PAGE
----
File: README

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bibledit-gtk 4.6-1
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The bibledit program is used editing work done during revising or
translating a Bible.


To install the bibledit program, read file INSTALL.




General programming notes:

At first gtkmm-2.0 was used because of its ease of use.
But later gtk+2.x (and higher) was used, for these reasons:
- A bug in gtkmm caused the default button in a dialog not to be activated 
  when Enter was pressed. Gtk+ did not have this problem.
- I gtkmm-2.4 signal_cursor_moved was suddenly removed. This was queries on 
  the gtkmm discussionlist. The reply given made me to loose confidence
  in gtkmm.
- In Gtk+ the Glade interface designer could be used, and that makes
  designing interfaces so much faster and simpler.



Bibledit should be easily portable to other platforms, such as Mac OS X, 
Windows, and other Unix likes. For this reasons it uses as few libraries
as possible. This is the reason that the Gnome libraries are not used.
It is also good to not use the very newest Gtk+ libraries, but wait a 
while until most newer distributions have them in their stock distribution.



A tool to measure cpu usage of the various functions.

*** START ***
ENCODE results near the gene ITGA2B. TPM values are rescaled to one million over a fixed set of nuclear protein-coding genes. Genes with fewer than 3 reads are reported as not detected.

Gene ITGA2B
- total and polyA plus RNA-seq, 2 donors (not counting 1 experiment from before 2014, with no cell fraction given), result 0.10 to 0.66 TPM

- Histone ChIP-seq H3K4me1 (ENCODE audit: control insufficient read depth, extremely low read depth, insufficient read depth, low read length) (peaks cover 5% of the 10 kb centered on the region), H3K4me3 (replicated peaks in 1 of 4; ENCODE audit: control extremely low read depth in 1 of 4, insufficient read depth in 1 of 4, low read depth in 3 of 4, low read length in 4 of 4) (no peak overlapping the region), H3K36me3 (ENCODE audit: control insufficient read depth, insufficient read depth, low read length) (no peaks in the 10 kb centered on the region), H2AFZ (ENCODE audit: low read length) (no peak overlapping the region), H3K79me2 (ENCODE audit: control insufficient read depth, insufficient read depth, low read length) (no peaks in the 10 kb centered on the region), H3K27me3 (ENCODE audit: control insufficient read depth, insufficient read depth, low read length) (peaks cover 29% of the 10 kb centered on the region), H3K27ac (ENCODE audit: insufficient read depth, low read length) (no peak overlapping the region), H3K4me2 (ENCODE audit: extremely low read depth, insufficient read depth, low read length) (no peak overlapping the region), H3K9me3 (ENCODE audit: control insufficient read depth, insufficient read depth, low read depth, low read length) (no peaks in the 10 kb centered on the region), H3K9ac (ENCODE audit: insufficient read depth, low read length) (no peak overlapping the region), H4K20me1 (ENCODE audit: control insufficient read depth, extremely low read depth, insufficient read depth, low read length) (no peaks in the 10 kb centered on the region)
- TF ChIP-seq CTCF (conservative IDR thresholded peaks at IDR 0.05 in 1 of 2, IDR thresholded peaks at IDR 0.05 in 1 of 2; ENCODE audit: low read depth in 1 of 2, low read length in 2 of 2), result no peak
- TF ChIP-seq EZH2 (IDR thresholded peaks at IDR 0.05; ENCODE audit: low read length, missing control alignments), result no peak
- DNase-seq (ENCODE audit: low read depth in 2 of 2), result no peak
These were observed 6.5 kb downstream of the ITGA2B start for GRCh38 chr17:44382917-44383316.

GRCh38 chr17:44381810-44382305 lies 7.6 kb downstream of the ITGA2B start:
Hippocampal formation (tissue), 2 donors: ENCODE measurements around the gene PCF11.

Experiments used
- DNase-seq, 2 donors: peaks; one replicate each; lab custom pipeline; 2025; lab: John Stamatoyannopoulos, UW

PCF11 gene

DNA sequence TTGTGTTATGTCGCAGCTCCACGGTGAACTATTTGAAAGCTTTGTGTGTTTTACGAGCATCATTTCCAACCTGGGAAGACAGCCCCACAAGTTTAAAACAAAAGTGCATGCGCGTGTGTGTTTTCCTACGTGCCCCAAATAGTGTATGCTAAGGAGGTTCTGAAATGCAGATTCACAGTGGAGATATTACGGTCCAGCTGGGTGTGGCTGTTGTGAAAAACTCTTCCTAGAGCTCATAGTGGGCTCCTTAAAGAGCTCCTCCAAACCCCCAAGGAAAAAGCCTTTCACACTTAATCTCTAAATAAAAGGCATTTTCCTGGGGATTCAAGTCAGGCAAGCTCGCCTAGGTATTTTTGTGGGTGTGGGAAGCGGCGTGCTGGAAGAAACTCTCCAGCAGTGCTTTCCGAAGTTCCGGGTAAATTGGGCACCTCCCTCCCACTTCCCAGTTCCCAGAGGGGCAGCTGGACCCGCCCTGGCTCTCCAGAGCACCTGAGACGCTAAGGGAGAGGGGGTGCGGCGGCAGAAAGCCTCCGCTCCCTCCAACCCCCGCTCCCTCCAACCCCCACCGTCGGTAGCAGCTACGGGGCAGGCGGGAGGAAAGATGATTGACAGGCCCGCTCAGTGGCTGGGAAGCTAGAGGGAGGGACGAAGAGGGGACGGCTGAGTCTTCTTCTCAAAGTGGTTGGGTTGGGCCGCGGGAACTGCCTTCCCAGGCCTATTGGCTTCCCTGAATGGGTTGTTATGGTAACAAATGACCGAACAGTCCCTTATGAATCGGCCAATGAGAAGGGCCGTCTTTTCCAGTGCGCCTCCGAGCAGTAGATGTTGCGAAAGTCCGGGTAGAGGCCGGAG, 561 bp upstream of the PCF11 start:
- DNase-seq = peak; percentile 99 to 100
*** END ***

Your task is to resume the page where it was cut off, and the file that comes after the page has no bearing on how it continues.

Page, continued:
valgrind --tool=callgrind bibledit-bin
Graphical tools to display the information that was collected:
- alleyoop
- kcachegrind



Git repository notes.
The git repository is in folder ".git".
There is file .git/hooks/commit-msg, this is needed to send out commit messages. Here's the content:
-----
#!/bin/sh
#
# An example hook script to check the commit log message.
# Called by git-commit with one argument, the name of the file
# that has the commit message.  The hook should exit with non-zero
# status after issuing an appropriate message if it wants to stop the
# commit.  The hook is allowed to edit the commit message file.
#
# To enable this hook, make this file executable.


# Store the commit message for later mailing out to the list.
cat $1 >> /tmp/bibleditcommits
-----

Then, there's file .git/info/exclude:
-----
# git-ls-files --others --exclude-from=.git/info/exclude
# Lines that start with '#' are comments.
# For a project mostly in C, the following would be a good set of
# exclude patterns (uncomment them if you want to use them):
*.[oa]
*~
bibledit-bibletime
bibledit-git
bibledit-help
bibledit-restart
bibledit
bibledit-olpc-librarian
bibledit-one
bibledit-shutdown
bibledit-*.gz
eeepc-install-menu
*.cache
*.Po
allpages
contents
CVS
bumpversion
Makefile
config.log
config.status
.deps
.cvsignore
-----